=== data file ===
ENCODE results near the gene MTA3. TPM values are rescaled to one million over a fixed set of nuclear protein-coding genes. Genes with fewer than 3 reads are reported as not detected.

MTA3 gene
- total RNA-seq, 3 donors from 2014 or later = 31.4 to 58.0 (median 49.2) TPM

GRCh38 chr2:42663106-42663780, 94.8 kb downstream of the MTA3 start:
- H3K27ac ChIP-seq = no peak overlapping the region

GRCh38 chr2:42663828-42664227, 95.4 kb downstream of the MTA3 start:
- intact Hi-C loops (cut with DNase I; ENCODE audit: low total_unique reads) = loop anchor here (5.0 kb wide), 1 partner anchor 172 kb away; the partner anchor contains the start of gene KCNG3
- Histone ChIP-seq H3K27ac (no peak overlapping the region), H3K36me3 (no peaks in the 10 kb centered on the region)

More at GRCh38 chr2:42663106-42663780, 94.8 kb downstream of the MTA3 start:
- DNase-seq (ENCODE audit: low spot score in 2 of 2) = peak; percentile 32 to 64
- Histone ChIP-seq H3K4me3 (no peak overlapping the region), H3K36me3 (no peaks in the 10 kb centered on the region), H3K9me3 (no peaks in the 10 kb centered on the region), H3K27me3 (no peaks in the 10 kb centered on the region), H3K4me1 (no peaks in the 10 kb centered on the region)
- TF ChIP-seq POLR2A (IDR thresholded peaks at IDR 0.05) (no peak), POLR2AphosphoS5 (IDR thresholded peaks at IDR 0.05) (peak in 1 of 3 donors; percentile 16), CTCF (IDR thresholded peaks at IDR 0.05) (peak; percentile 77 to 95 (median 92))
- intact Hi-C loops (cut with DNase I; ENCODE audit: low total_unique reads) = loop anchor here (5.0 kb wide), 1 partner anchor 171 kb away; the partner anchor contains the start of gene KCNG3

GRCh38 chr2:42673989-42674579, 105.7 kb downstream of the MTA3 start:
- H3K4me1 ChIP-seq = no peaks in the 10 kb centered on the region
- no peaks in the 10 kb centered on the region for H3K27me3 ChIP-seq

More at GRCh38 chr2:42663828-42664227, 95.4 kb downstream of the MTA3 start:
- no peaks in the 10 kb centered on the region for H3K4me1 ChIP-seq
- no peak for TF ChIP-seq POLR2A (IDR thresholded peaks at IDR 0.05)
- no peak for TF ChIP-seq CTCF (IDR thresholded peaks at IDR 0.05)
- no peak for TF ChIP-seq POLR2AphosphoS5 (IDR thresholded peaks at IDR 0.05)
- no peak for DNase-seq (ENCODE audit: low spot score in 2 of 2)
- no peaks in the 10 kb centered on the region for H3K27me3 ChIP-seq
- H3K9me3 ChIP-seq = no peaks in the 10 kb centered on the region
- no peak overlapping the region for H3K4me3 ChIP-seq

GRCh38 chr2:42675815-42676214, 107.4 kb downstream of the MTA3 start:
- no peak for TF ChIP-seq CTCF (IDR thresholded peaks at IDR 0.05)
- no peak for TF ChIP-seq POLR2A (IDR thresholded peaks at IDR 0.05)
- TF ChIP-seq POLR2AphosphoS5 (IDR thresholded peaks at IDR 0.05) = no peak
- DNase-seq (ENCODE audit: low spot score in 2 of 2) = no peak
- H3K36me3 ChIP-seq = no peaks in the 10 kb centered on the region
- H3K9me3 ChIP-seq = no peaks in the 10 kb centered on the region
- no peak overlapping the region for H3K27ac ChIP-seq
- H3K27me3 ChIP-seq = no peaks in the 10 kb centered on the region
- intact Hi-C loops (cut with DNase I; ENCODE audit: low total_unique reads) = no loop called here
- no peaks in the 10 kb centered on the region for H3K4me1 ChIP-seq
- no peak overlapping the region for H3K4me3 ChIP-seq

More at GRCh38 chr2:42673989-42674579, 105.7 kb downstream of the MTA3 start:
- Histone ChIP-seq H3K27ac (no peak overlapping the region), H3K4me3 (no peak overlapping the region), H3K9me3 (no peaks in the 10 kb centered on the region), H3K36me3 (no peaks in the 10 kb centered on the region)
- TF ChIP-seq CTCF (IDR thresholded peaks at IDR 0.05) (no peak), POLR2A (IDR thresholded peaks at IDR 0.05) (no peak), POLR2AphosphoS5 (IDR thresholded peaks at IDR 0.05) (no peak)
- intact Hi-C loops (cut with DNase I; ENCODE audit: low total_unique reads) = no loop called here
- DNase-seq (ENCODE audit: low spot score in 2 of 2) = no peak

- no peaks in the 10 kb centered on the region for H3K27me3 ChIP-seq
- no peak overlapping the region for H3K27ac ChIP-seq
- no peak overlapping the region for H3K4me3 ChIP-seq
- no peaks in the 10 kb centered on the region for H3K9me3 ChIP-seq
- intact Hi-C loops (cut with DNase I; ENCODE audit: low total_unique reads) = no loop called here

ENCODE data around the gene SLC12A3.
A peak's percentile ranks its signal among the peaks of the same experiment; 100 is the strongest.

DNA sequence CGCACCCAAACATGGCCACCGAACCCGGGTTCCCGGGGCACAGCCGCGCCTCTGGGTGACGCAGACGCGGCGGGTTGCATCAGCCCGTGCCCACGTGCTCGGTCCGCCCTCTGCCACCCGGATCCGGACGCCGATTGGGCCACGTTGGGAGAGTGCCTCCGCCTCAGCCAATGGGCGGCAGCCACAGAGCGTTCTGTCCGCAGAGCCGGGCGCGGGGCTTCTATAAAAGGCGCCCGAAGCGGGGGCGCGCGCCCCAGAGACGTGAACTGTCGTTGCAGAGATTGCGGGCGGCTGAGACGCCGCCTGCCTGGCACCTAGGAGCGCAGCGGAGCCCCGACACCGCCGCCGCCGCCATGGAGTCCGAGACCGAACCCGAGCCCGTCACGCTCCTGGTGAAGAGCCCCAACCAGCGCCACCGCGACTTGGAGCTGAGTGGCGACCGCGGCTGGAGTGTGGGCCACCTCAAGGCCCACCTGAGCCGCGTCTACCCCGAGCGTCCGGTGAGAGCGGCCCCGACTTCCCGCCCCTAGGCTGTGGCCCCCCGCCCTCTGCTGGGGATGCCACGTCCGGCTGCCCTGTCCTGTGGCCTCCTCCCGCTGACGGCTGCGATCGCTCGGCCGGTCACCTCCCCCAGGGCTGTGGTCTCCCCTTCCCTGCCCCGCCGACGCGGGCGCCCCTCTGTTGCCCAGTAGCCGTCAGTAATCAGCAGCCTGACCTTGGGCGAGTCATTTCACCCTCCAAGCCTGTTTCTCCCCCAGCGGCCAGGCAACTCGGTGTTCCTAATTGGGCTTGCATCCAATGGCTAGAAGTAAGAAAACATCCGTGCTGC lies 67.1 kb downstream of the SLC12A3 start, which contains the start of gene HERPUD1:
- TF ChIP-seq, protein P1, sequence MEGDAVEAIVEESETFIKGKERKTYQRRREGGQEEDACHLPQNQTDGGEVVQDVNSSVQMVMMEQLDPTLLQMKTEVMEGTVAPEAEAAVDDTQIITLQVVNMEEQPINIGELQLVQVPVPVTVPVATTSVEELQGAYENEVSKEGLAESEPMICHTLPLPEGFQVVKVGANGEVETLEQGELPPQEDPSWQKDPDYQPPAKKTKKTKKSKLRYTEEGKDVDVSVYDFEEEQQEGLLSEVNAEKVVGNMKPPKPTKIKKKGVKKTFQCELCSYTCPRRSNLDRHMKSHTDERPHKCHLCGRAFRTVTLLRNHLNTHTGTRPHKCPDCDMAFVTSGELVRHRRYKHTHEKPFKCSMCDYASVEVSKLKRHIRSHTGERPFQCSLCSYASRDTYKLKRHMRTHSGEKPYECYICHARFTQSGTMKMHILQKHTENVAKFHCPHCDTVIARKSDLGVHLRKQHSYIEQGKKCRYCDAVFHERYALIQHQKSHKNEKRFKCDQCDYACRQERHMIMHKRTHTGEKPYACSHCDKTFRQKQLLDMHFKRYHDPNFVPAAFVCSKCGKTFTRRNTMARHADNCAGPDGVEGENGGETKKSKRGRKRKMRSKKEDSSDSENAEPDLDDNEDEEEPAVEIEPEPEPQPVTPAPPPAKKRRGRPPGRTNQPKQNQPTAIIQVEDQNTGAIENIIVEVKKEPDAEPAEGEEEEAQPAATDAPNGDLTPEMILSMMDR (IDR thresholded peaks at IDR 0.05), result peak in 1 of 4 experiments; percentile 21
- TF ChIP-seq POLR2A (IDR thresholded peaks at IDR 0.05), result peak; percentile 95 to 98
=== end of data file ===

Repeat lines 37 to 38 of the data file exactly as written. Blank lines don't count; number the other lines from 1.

- no peak overlapping the region for H3K4me3 ChIP-seq

More at GRCh38 chr2:42673989-42674579, 105.7 kb downstream of the MTA3 start: